Re: RSA frustrations - encrypt with private, decrypt with public - possible?

From: William Stacey [MVP] (
Date: 10/25/05

  • Next message: Alun Jones: "Re: RSA frustrations - encrypt with private, decrypt with public - possible?"
    Date: Mon, 24 Oct 2005 22:09:08 -0400

    MS has a free bundle that will do this for you at

    If you do want to do it yourself for some reason, the general idea:
    1) Create your license, including the machine hash of the machine that is
    allowed to run it. If you don't include a machine hash, then anyone can
    send the valid license around and use it.
    2) Hash and sign it with your RSA private key. This proves it is valid and
    from your service side (i.e. private key side).
    3) On client startup, find a license and verify the lic signature using
    VerifyData as you said. Verifing the sig is the only function, in
    RSACrypto, that can decrypt using the public key.

    What do you want to decrypt in the license besides the license sig? It may
    not be required or there may be another way to refactor your license
    protocol. Please expand.

    William Stacey [MVP]
    "mRislan" <> wrote in message
    > OK - I've seen signs of numerous people being stuck pounding their
    > heads against desks with the same problem as I have, but I haven't
    > seen any definitive answers on the subject.
    > I don't need lectures on Alice and Bob; I'd prefer if someone give me
    > a simple answer to what is, I think, a simple question. Can the
    > following be implemented with framework Cryptography methods (or even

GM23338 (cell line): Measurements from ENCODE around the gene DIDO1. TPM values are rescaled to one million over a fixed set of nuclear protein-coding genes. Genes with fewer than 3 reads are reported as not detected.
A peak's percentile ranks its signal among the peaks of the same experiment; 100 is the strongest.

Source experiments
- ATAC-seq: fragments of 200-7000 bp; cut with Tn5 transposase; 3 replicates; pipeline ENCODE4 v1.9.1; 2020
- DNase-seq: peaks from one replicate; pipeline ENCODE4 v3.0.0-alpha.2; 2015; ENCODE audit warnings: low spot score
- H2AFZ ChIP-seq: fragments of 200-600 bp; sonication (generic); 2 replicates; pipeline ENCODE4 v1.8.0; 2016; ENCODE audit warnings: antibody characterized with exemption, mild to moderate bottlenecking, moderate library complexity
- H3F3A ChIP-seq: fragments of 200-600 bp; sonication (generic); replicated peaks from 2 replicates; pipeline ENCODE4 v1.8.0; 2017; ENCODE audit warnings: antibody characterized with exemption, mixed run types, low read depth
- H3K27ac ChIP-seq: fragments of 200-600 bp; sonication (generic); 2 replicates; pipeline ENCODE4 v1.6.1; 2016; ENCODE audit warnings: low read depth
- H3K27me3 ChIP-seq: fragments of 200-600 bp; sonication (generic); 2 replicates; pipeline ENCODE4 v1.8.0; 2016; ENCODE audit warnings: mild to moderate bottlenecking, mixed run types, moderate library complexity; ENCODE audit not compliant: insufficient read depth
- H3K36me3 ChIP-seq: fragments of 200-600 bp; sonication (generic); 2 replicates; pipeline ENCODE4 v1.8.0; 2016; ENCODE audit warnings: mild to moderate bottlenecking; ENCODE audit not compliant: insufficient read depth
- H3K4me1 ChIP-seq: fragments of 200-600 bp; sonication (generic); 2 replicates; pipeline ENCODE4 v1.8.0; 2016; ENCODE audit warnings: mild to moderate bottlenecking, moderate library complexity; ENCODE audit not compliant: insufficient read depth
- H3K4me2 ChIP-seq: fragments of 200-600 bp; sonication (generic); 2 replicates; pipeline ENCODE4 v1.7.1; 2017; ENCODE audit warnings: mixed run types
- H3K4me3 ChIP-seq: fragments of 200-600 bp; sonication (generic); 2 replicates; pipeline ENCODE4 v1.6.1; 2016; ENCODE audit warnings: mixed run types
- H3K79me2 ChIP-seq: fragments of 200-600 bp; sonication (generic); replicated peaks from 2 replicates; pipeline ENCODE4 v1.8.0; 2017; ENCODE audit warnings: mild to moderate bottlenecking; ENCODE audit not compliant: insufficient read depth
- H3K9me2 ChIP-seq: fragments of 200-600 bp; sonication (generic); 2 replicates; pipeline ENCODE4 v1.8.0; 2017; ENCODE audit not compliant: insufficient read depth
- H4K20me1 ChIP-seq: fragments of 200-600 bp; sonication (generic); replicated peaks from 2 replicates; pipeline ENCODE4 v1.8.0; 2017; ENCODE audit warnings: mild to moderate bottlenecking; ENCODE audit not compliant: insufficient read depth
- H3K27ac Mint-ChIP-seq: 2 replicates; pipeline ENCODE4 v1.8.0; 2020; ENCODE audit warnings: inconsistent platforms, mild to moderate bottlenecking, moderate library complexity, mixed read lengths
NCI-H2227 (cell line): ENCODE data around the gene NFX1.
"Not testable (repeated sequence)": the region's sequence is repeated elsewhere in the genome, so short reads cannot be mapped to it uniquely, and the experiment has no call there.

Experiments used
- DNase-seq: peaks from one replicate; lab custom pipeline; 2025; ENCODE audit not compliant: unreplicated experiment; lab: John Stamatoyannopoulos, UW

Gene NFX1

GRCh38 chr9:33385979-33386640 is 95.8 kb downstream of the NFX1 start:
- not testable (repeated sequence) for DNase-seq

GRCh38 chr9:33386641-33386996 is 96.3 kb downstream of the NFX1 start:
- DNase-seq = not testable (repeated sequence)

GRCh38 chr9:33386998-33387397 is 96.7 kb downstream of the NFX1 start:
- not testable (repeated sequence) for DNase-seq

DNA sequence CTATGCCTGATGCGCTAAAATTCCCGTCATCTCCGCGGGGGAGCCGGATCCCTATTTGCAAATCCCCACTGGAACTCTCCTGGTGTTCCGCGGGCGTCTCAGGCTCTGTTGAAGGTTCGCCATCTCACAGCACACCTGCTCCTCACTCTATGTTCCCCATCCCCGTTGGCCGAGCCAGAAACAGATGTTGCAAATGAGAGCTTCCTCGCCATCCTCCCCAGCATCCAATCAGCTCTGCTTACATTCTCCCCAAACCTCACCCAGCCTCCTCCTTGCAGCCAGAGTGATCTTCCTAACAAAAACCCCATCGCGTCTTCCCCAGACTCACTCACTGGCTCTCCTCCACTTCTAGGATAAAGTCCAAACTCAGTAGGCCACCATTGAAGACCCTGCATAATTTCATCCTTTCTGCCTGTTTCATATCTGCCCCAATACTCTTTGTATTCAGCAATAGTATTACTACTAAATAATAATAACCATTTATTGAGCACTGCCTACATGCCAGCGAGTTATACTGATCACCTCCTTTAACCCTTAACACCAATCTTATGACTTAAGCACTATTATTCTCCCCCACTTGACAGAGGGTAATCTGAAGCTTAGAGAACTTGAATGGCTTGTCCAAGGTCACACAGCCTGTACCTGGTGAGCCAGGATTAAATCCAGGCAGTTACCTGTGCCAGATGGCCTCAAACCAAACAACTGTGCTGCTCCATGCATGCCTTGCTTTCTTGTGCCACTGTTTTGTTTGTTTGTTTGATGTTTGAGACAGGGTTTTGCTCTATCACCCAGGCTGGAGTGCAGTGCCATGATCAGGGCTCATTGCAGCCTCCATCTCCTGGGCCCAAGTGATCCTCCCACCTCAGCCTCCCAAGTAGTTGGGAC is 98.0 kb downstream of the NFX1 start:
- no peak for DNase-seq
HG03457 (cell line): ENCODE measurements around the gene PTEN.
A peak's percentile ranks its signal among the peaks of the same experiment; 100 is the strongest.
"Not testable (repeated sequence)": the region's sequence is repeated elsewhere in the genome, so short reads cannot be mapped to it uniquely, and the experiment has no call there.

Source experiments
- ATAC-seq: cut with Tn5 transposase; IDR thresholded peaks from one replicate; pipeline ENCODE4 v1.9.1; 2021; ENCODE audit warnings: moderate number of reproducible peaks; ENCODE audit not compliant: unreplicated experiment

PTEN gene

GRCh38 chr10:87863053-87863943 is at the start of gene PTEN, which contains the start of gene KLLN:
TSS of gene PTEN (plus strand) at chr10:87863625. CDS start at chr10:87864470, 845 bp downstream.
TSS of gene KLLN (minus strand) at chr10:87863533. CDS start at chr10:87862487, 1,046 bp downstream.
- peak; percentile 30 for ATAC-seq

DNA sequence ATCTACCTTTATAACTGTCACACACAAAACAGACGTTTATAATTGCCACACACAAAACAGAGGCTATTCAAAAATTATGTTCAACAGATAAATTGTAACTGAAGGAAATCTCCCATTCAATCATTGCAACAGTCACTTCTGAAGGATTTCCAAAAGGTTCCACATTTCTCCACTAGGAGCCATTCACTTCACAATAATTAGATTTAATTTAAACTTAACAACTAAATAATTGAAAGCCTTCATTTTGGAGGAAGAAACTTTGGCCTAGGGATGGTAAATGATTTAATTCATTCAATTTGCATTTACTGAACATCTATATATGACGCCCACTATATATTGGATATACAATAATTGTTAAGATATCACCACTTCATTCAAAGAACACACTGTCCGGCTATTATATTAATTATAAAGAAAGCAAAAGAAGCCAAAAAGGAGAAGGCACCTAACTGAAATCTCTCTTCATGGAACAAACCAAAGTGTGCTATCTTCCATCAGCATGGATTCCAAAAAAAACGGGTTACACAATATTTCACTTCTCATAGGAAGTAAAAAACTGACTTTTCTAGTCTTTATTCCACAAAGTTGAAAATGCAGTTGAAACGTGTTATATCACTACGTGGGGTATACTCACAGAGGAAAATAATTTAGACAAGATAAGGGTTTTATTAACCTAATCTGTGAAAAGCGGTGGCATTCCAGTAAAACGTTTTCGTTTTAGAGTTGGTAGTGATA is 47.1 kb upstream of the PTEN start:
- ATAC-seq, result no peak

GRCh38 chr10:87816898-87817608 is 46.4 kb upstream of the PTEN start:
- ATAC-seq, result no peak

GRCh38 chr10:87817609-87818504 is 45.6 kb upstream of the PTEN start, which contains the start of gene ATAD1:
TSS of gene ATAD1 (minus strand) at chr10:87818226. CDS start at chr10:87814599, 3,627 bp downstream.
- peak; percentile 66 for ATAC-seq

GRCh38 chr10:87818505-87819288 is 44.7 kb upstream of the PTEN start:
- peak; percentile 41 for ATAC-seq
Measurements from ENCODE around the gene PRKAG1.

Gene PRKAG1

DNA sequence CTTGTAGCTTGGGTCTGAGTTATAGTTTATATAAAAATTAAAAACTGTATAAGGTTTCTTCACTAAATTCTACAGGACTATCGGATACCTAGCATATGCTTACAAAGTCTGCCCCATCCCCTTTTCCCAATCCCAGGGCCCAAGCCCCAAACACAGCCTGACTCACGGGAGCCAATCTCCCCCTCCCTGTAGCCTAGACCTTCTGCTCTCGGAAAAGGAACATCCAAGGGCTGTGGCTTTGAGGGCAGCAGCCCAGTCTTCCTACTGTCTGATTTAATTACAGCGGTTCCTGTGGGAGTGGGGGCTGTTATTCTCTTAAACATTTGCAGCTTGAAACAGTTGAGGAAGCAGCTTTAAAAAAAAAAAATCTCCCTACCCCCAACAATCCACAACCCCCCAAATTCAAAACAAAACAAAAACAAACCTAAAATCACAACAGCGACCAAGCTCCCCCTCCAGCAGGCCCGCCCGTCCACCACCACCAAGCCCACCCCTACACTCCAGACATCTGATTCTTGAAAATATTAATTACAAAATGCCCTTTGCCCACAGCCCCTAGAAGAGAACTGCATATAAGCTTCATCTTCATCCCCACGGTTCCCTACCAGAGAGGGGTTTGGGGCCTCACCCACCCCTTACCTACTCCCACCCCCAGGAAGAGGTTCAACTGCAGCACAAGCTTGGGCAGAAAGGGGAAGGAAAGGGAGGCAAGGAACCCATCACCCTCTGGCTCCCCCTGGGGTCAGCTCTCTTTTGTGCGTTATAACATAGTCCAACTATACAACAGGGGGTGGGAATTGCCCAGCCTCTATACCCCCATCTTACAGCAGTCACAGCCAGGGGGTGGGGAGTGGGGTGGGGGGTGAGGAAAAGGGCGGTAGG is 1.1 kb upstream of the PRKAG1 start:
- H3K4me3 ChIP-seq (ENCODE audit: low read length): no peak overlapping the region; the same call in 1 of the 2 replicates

> interop on underlying Win32 DLLs)?
    > For e.g. software registration purposes, it seems simple and effective
    > to do the following:
    > -User with name "Foo" requests license.
    > -Provider hashes "Foo" & some other license info,  encrypts with
    > private key, delivers it.
    > -User has public key (distributed with application), and decrypts hash
    > with it. Program is happy and works.
    > Yes, program code can still be modified to subvert this in various
    > ways - what can't, really?. But short of that, license information
    > itself cannot (realistically) be forged assuming a sufficiently large
    > keysize.
    > It seems clear that RSACryptoServiceProvider can't do this, and
    > effectively only works the other way round. Nevermind CSP - I don't
    > want anything to do with the 'keystore', I simply want server to sign,
    > and client to decrypt with only the public key rolled up and
    > obfuscated in the assembly delivered to them.
    > SignData and VerifyData work in the direction I want, but don't seem
    > sufficient - I want to encrypt / decrypt a small amount of arbitrary
    > data, not leave it in the clear and merely sign a hash on it.
    > Googling for "decrypt with public" and a hundred other variants,
    > numerous people are answering people with the same question to  the
    > effect of "this is the wrong way to use RSA", "use the keystore",
    > "distribute private key, hide and encrypt with public". The latter
    > response at least makes me feel certain that I am not the world's most
    > crypto-challenged individual after all... but I guess the root problem
    > is  that most responders are not paying attention to the quite clear
    > descriptions of usage (ie as a software licensing mechanism) before
    > they start talking about Alice and Bob and which directions make
    > sense.
    > Clearly programs have used and continue to use RSA for precisely this
    > kind of protection scheme for some time.  It has been done in the
    > pre-managed Win32 world for some time, and  the approach seems to be
    > becoming popular on other platforms:
    > RSACryptoServiceProvider looks to be a dead end for my purposes.
    > Is there any way to massage the kind of functionality I want out of
    > the framework, or am I going to have to do the now so-very-familiar
    > DotNet dance of reinventing the wheel? Please, somebody answer this
    > clearly and definitively - so that nobody else has to waste days upon
    > days swimming through documentation and toy code, getting nowhere
    > fast.
    > Risl. 

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